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Old 07-26-2010, 10:57 PM   #142
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Re: Cooking A Good Steak

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Originally Posted by flashlight7878 View Post
Lots of propane grills just don't put out enough heat
But if the grill can get hot enough would the grill be better than pan on stove, followed by finishing in oven.

I use a Weber genesis which has a lot of very good reviews online. It also has an attached thermometer that measures the temp when the top is down. It gets to over 500 degrees before I start, but it obviously cools down significantly when I open it to place the steaks in and then open it again to flip. I've never actually checked to see how hot it gets during the 2-4 minutes per side. I'll check next time.
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Old 07-26-2010, 11:00 PM   #143
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Re: Cooking A Good Steak

I prefer to grill steaks uncovered fwiw
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Old 07-26-2010, 11:06 PM   #144
EMc
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Re: Cooking A Good Steak

El D,

Ill call that the last straw in a long line of things that just lead to us not really talking anymore. Might have been a bit of embellishment, so to speak. Would I seriously not talk to someone over that? No ****ing way.

Just made the story a little better.
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Old 07-26-2010, 11:10 PM   #145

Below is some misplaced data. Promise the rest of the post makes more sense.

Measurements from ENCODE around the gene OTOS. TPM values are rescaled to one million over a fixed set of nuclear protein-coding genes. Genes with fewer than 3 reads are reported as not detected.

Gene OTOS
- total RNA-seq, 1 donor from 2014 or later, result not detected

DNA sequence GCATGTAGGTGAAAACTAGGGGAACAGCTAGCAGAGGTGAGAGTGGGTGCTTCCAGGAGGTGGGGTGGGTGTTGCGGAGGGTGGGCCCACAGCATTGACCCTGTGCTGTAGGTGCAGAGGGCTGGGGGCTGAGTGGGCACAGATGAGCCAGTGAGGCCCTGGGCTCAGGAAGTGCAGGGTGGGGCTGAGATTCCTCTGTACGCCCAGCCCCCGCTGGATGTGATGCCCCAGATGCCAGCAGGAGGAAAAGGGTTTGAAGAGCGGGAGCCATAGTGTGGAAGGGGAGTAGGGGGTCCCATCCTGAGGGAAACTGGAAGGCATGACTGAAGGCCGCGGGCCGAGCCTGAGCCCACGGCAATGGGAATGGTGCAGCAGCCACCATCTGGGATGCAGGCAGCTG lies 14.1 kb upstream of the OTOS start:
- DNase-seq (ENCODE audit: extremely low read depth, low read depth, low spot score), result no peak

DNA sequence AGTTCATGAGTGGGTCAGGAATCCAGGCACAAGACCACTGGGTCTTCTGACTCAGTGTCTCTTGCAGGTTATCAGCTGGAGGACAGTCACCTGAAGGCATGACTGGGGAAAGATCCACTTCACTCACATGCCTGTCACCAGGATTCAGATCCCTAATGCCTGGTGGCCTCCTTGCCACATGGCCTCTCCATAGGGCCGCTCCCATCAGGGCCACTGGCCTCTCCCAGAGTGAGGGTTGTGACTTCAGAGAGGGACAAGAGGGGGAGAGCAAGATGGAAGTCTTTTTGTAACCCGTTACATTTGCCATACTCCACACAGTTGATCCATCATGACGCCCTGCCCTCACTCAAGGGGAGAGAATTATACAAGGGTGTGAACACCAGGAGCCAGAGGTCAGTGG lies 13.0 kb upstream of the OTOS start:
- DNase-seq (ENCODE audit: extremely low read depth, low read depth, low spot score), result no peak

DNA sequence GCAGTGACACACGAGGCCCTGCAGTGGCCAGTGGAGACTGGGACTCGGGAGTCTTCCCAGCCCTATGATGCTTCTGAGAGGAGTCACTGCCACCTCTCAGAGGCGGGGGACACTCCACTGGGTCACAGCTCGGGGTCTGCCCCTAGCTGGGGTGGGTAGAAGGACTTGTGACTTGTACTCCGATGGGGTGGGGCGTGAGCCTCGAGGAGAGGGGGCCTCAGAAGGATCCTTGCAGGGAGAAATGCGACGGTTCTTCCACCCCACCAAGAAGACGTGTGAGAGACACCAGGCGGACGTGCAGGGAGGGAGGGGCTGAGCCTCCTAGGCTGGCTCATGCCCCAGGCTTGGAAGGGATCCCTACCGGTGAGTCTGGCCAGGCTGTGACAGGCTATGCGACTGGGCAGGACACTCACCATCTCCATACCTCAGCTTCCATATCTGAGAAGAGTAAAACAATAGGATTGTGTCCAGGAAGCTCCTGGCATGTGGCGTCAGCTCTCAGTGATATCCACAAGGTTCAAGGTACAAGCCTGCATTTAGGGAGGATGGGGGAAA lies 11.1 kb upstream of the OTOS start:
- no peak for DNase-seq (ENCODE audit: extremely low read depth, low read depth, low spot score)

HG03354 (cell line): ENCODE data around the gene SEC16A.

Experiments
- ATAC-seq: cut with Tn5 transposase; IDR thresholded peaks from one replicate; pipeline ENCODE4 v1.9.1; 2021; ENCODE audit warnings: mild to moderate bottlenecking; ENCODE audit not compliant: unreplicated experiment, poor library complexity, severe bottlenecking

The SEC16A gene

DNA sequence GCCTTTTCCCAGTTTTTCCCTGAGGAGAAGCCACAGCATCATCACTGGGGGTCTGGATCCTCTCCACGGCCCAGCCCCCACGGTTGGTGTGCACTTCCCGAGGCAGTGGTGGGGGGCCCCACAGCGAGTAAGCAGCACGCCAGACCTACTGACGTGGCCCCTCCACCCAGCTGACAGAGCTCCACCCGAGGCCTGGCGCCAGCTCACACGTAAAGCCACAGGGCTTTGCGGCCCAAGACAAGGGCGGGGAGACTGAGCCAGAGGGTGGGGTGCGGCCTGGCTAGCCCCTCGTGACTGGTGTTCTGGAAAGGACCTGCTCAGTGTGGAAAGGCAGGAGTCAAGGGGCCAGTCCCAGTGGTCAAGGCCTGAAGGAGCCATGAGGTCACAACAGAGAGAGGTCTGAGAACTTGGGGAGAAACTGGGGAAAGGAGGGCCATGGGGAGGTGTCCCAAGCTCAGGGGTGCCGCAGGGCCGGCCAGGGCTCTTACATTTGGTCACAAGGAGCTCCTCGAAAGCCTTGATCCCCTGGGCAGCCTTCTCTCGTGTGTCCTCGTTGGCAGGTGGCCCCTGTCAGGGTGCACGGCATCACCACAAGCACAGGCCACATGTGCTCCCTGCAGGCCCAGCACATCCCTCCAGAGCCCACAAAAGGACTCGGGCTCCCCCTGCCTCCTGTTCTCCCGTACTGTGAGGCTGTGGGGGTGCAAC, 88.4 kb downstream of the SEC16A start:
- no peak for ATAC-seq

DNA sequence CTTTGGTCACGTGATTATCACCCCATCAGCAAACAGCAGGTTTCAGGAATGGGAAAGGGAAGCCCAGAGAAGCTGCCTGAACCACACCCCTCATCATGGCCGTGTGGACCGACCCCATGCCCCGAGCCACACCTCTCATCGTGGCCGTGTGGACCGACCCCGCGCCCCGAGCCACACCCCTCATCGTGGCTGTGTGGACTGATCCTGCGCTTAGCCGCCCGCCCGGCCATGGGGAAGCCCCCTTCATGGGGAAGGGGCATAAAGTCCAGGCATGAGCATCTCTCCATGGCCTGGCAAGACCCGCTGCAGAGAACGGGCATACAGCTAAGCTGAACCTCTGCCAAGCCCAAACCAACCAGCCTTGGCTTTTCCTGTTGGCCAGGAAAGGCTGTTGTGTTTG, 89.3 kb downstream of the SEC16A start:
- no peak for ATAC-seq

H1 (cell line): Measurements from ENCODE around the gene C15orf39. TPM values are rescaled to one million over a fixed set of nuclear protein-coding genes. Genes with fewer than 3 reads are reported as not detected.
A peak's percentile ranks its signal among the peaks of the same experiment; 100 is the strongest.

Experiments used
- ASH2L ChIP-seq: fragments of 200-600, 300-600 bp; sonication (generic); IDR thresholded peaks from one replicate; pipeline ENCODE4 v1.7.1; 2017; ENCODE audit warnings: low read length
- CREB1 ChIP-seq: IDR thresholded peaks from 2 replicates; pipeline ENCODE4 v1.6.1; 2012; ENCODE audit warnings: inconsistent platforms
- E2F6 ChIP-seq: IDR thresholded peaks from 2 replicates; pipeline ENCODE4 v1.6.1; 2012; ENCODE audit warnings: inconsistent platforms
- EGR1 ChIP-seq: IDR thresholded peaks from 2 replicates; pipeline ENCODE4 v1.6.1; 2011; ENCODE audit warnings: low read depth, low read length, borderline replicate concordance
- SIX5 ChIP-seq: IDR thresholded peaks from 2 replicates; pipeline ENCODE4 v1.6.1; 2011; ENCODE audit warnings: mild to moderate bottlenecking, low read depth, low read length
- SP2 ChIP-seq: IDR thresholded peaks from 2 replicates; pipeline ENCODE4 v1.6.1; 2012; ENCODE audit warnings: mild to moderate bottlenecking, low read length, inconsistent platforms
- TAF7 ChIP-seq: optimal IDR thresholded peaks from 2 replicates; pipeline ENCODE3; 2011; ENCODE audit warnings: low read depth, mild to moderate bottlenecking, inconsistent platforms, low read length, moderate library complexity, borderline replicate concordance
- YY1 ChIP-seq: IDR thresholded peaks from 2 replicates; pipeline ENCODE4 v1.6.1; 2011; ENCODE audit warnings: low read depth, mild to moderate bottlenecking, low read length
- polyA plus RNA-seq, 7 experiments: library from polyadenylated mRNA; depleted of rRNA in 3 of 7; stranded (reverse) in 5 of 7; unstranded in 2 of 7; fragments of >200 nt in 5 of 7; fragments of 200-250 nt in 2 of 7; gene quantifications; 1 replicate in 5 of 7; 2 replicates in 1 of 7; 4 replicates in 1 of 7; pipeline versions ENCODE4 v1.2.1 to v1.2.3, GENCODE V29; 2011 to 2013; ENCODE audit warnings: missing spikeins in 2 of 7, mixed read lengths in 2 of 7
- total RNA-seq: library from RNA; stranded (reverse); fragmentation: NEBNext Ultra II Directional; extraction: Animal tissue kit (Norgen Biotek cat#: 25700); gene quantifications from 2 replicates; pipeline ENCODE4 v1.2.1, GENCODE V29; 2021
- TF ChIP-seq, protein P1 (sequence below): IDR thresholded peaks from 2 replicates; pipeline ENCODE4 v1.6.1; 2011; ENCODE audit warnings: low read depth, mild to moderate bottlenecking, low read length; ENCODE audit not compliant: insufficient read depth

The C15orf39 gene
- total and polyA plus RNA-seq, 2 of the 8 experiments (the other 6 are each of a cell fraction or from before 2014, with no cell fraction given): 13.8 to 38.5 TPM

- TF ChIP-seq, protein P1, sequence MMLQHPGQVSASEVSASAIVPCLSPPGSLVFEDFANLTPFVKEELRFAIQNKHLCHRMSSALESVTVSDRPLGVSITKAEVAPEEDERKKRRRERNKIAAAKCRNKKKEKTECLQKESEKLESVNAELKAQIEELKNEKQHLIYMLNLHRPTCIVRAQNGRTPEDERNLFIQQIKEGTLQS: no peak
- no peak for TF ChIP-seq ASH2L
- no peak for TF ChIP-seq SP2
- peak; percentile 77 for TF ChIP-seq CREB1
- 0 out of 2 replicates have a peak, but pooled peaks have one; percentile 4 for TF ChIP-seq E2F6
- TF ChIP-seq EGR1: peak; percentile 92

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Re: Cooking A Good Steak

Searing a steak in a pan is just a good way to get a really good crust on the steak quickly. I think your grill would have to be 700F+ to do the same kind of job.

Finishing in the over after searing lets it slowly cook and relax.
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Old 07-26-2010, 11:27 PM   #146
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Re: Cooking A Good Steak

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Originally Posted by metsman82 View Post
I seen a Ruth Chris Steakhouse at Mohegan Sun @ Pocono Downs... They advertise pretty heavy, anyone ever eat there? Thinking about stopping in there the next time I'm there.
RC is unique in that they broil the meat at a super high heat with special equipment IIRC, plus they serve the steak on a hot plate in a small pool of clarified butter. Their sides are also really solid, esp the bisque and the whipped potatoes (RC is the only place I can recall where mashed potatoes cost more than baked ones).

Can't go wrong with RC.
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Old 07-26-2010, 11:28 PM   #147
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Re: Cooking A Good Steak

really hot broilers are pretty standard for steakhouses
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Old 07-26-2010, 11:45 PM   #148
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Re: Cooking A Good Steak

How do you guys cook multiple steaks if you only have one pan? i.e how do you handle 'keeping everything at the right temperature without over/under cooking'?
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Old 07-26-2010, 11:49 PM   #149
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Re: Cooking A Good Steak

To the ketchup haters: I'm guesisng you've never had homemade ketchup? Pretty damn tasty on a burger and fries, but if I'm saucing a steak it's gonna be bernaise or compound butter or herbed cognac sauce or some such.

Quote:
Originally Posted by flashlight7878 View Post
really hot broilers are pretty standard for steakhouses
...except for the ones who char grill the steaks, or griddle them, or cook over wood, or roast them.

But yeah, really hot broilers are otherwise pretty standard. Unless "really hot" means 1800*F broilers like they use at RC. Well, maybe you can come up with some other places that broil that hot - I'd like to see it because I thought they were semi-unique.
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Old 07-27-2010, 12:01 AM   #150
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Re: Cooking A Good Steak

I would list a bunch but I won't because I find you dumb